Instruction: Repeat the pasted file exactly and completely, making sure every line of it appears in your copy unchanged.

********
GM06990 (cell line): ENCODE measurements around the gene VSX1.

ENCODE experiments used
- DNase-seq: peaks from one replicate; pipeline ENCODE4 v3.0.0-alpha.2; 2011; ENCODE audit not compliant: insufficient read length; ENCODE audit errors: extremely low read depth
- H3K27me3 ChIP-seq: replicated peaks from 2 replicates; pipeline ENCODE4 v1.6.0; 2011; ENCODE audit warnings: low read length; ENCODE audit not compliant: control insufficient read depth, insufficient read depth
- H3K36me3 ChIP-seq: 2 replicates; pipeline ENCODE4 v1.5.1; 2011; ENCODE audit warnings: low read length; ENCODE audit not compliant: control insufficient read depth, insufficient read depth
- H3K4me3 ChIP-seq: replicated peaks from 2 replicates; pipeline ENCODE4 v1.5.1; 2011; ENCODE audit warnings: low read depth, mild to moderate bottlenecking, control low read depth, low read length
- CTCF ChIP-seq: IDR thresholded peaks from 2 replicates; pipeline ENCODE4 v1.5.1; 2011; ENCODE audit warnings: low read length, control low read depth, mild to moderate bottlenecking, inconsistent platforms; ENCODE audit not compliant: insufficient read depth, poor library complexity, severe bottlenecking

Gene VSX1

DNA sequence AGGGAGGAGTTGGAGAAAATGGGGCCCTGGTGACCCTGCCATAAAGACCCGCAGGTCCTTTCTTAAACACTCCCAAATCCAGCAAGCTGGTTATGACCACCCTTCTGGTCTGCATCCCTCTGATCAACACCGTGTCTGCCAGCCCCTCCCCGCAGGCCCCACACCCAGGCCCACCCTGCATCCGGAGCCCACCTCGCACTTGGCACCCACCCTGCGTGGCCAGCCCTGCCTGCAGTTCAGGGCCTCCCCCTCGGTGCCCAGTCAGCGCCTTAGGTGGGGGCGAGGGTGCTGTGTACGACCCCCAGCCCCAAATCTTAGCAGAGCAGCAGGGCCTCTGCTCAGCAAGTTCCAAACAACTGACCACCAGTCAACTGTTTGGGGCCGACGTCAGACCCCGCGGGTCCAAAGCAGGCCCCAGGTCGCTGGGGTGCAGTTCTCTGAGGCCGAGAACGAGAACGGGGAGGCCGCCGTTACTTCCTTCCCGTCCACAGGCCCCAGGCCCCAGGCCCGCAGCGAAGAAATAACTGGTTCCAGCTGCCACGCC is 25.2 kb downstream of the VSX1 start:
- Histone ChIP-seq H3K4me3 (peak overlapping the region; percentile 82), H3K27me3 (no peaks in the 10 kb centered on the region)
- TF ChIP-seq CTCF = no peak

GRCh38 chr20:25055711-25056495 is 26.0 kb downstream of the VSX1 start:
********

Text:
GM06990 (cell line): ENCODE measurements around the gene VSX1.

ENCODE experiments used
- DNase-seq: peaks from one replicate; pipeline ENCODE4 v3.0.0-alpha.2; 2011; ENCODE audit not compliant: insufficient read length; ENCODE audit errors: extremely low read depth
- H3K27me3 ChIP-seq: replicated peaks from 2 replicates; pipeline ENCODE4 v1.6.0; 2011; ENCODE audit warnings: low read length; ENCODE audit not compliant: control insufficient read depth, insufficient read depth
- H3K36me3 ChIP-seq: 2 replicates; pipeline ENCODE4 v1.5.1; 2011; ENCODE audit warnings: low read length; ENCODE audit not compliant: control insufficient read depth, insufficient read depth
- H3K4me3 ChIP-seq: replicated peaks from 2 replicates; pipeline ENCODE4 v1.5.1; 2011; ENCODE audit warnings: low read depth, mild to moderate bottlenecking, control low read depth, low read length
- CTCF ChIP-seq: IDR thresholded peaks from 2 replicates; pipeline ENCODE4 v1.5.1; 2011; ENCODE audit warnings: low read length, control low read depth, mild to moderate bottlenecking, inconsistent platforms; ENCODE audit not compliant: insufficient read depth, poor library complexity, severe bottlenecking

Gene VSX1

DNA sequence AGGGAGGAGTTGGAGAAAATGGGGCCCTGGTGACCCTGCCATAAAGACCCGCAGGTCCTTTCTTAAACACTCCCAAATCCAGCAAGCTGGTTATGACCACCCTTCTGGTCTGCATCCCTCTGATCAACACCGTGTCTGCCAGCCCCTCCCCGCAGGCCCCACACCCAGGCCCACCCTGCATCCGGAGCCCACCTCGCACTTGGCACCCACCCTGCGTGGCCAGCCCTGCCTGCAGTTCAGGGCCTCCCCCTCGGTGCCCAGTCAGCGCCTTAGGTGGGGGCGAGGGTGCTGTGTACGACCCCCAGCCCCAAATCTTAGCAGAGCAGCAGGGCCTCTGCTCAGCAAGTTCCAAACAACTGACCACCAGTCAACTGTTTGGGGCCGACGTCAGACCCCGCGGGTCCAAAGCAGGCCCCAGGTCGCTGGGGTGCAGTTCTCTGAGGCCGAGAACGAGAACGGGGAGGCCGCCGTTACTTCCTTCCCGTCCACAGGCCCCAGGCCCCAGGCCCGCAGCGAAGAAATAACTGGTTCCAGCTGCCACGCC is 25.2 kb downstream of the VSX1 start:
- Histone ChIP-seq H3K4me3 (peak overlapping the region; percentile 82), H3K27me3 (no peaks in the 10 kb centered on the region)
- TF ChIP-seq CTCF = no peak

GRCh38 chr20:25055711-25056495 is 26.0 kb downstream of the VSX1 start: